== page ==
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Conrad Linings Pty Ltd v Chief Commissioner of State Revenue [2014] NSWSC 1020

Date of judgement 18 July 2014 Proceeding No. 2011/221227
Judge(s) Justice White
Court or Tribunal Supreme Court of NSW
Legislation cited Payroll Tax Act 2007

Taxation Administration Act 1996
Catchwords TAXATION AND REVENUE - assessment for payroll tax - where taxpayer is admittedly a group member with another company pursuant to s 72(2)(e) of the Payroll Tax Act 2007 and jointly and severally liable for payroll tax pursuant to s.81- whether the taxpayer should be excluded from group pursuant to s 79 of the Act
Cases cited N/A

Summary

Conrad Linings Pty Ltd appealed against decisions of the Chief Commissioner to group the company with Salex Interiors Pty Ltd for 2007-08 and 2008-09, and to not exercise the discretion to exclude Conrad from the group.  Conrad subsequently conceded the companies were grouped.

In relation to exercise of the Chief Commissioner’s discretion to exclude Conrad from the group, the Court held that Conrad had failed to discharge the onus of proving the grounds of its appeal.  The Court determined that Conrad had failed to present financial and other information to substantiate the evidence of its sole director in support of granting an exclusion. 

The court considered that matters relevant to demonstrating that the businesses conducted by the two companies were not independent and were connected included that the same persons were the shareholders of both companies, there was a $500,000 inter-company loan, the two companies had the same place of business, Salex provided administrative services to Conrad, and there were common employees.  

Background

The Taxpayer, Conrad Linings Pty Ltd (“Conrad”), sought a review under s.97 of the Taxation Administration Act 1996 (NSW) of two decisions of the Chief Commissioner of State Revenue. The first decision of 3 December 2010 assessed Conrad as liable for payroll tax, penalty tax and interest for the financial years ended 30 June 2008 and 30 June 2009 on the basis that Conrad was a group member with another company called Salex Interiors Pty Limited ("Interiors") pursuant to s 72(2)(c)(i) and 72(2)(e) of the Payroll Tax Act 2007 (NSW) ("the Act").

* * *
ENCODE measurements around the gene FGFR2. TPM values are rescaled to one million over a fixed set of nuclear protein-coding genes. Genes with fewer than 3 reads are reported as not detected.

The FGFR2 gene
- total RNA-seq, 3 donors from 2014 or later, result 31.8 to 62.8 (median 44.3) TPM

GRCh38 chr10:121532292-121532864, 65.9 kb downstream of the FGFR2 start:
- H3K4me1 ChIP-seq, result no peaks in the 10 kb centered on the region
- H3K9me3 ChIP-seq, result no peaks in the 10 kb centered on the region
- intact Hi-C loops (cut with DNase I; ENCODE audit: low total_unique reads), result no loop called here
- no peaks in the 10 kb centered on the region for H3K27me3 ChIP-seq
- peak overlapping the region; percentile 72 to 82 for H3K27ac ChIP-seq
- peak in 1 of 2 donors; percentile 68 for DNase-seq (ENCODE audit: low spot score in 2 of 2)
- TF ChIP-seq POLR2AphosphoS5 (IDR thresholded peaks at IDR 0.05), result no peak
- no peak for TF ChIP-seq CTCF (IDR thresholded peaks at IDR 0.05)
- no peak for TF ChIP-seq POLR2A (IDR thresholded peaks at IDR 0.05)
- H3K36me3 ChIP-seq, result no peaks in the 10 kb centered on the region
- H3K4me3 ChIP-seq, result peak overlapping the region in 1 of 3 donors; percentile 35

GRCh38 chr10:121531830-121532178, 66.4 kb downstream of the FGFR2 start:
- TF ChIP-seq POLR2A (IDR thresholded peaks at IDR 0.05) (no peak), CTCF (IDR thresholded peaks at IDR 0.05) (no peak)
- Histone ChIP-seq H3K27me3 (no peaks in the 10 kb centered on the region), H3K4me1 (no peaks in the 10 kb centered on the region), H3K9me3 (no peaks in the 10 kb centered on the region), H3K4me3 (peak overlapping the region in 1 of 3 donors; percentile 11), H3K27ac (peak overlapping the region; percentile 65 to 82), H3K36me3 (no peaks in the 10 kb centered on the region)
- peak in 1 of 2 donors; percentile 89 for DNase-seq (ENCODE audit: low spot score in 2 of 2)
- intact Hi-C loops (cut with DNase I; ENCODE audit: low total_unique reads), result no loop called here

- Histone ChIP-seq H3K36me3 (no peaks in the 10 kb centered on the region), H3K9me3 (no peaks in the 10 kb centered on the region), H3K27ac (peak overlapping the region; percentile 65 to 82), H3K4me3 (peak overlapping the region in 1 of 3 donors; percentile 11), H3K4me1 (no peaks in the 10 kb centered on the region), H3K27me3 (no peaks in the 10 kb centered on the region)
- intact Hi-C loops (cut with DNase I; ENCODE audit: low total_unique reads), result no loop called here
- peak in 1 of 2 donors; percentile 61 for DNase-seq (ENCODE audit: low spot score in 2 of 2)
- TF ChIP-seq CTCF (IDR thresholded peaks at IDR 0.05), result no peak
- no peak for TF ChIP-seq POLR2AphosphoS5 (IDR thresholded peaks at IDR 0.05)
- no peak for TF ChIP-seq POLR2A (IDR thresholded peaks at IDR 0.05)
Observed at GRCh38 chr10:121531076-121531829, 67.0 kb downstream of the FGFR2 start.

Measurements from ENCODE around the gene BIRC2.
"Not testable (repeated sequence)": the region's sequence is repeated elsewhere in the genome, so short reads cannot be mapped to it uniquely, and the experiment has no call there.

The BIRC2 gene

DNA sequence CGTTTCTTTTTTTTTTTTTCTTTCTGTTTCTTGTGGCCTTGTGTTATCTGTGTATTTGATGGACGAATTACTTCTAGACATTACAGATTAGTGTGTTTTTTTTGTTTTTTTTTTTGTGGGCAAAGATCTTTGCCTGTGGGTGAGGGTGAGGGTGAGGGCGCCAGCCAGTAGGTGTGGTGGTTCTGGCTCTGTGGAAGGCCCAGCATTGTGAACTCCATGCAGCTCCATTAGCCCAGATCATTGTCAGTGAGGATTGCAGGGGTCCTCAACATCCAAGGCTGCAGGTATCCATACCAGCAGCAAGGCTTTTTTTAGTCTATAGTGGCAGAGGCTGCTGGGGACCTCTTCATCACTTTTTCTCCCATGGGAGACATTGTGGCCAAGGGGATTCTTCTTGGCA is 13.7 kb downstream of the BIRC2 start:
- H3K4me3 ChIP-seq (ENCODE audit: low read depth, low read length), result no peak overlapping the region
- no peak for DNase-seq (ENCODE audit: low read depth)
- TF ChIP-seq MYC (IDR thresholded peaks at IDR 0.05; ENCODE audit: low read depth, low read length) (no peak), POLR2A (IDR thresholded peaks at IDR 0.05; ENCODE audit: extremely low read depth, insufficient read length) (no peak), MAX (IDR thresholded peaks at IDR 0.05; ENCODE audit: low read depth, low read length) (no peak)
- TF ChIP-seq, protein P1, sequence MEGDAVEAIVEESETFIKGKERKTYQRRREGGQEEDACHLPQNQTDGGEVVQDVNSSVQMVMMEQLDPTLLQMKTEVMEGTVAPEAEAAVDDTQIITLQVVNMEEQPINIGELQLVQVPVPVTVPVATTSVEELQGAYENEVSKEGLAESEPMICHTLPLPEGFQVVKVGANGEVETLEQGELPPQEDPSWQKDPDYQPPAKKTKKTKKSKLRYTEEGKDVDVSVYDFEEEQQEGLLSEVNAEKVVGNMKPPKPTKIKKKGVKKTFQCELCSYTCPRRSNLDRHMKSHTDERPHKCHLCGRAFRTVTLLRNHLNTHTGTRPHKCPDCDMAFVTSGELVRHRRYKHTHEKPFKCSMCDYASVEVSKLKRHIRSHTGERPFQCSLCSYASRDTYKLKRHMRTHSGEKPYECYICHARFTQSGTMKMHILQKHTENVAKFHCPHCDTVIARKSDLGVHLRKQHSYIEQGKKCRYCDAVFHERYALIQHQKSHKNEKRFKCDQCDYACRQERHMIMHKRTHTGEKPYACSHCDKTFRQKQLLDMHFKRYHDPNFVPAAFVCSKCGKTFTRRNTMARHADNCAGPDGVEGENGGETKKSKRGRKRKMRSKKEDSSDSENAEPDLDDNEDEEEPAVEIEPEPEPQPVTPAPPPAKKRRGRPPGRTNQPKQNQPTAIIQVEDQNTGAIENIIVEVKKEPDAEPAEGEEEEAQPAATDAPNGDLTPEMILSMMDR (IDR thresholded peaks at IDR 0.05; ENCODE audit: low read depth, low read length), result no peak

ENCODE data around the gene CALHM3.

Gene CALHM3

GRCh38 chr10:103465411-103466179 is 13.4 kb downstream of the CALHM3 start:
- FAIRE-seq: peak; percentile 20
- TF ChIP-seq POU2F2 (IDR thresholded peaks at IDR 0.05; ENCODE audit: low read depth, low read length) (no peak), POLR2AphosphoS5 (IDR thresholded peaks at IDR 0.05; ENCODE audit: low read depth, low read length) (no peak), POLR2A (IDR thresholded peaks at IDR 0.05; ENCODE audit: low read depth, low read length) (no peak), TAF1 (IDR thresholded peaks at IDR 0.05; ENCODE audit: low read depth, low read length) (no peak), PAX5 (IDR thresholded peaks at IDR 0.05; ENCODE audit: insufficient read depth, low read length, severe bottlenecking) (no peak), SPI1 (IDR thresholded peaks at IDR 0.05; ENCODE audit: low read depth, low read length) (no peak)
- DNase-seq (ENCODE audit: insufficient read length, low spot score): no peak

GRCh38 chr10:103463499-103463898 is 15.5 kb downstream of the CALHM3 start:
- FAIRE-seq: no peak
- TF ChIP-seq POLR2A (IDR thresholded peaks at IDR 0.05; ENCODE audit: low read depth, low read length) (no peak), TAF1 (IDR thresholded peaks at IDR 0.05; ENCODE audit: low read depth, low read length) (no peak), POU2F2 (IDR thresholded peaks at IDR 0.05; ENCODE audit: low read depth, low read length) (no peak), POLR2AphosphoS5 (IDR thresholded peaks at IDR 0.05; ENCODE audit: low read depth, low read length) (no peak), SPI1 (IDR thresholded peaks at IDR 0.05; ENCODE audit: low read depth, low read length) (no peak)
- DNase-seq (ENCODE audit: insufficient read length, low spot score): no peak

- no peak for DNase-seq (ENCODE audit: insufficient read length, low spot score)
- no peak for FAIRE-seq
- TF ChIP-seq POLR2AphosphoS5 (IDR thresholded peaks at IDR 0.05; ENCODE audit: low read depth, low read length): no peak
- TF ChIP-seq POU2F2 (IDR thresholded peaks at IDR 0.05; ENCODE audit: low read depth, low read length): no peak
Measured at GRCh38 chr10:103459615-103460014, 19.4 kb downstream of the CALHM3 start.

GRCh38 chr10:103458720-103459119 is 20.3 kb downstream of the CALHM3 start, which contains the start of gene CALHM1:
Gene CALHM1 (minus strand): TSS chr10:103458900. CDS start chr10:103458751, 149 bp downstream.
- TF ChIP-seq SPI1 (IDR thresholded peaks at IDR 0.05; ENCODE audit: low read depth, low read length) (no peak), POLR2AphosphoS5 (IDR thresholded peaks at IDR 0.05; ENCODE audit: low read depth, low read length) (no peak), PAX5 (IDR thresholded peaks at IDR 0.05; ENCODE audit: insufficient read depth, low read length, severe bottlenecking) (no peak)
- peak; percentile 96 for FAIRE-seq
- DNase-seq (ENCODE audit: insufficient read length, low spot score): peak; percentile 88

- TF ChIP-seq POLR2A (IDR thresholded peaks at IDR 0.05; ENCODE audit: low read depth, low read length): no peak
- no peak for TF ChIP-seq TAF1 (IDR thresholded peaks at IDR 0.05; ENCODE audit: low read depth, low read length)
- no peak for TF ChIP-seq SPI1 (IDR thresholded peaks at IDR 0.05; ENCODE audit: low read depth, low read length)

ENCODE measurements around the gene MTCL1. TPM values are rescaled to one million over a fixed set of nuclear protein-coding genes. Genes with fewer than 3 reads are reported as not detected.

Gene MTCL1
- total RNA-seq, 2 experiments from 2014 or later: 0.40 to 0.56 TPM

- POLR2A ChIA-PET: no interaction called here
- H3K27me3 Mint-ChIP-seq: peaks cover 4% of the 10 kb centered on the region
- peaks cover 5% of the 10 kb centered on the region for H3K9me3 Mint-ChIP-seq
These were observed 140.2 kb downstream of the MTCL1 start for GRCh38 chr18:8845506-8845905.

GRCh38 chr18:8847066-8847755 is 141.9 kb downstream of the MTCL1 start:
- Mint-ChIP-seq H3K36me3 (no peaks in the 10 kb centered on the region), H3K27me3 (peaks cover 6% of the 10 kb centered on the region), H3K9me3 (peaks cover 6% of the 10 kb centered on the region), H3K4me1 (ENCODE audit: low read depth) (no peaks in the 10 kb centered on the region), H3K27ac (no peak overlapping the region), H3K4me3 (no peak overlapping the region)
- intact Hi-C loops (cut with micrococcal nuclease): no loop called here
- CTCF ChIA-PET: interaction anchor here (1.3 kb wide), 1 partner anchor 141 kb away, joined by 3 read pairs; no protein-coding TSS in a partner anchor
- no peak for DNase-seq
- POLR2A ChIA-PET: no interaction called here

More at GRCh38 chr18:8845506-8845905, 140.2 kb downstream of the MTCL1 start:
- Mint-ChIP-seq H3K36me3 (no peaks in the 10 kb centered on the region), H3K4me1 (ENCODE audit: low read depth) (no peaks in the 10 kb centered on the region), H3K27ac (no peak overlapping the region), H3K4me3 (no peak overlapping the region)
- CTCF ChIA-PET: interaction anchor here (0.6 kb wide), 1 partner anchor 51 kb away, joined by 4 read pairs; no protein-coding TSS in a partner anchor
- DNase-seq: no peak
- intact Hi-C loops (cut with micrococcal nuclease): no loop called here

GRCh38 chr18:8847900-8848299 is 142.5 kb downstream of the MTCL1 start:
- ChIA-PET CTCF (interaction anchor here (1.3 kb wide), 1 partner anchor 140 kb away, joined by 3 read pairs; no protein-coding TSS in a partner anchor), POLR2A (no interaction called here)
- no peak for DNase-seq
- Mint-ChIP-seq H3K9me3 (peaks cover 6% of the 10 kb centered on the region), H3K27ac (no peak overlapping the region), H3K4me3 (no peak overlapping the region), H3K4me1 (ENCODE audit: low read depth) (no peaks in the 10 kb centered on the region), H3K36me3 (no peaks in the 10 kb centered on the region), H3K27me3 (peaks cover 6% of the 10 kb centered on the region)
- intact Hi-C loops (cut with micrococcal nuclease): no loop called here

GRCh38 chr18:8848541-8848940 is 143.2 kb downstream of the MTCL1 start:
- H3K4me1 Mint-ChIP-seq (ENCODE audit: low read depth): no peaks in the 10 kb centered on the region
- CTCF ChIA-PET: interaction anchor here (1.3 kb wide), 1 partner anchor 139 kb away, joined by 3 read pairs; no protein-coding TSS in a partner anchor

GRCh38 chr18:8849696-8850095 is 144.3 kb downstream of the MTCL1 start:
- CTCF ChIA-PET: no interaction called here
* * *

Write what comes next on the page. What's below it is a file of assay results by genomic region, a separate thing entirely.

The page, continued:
The second decision was made on 13 September 2012 rejecting Conrad’s application under s.79 of the Act for exclusion from the payroll tax group.

The proceedings were the first proceedings where the Chief Commissioner of State Revenue has sought to use the joint and several liability provision in the Act to recover an amount of payroll tax payable by a corporation from another member of the payroll tax group.

Interiors was incorporated on 18 October 2004. Until at least April 2009 it had three shareholders, namely, Mr Kasim Salagic, Mr Nikola Jurleta and Mr Samir Decevic. Mr Decevic is the sole director of Conrad. He, Mr Salagic and Mr Jurleta became business partners in 2004 in the building industry, in particular in fixing walls and ceilings with plasterboard sheets. Interiors was incorporated for the purpose of operating that business. Each of the three shareholders became a director of Interiors.

Conrad was incorporated on 11 May 2006. It was then called Salex National Pty Limited. It changed its name to Conrad by resolution passed on 3 March 2010. Mr Decevic was its sole director. There were three issued ordinary shares in Conrad. From incorporation each of Messrs Decevic, Salagic and Jurleta held one share. Messrs Jurleta and Salagic continued to hold their shares until 10 September 2009, at which time Mr Decevic became the sole shareholder.

Issues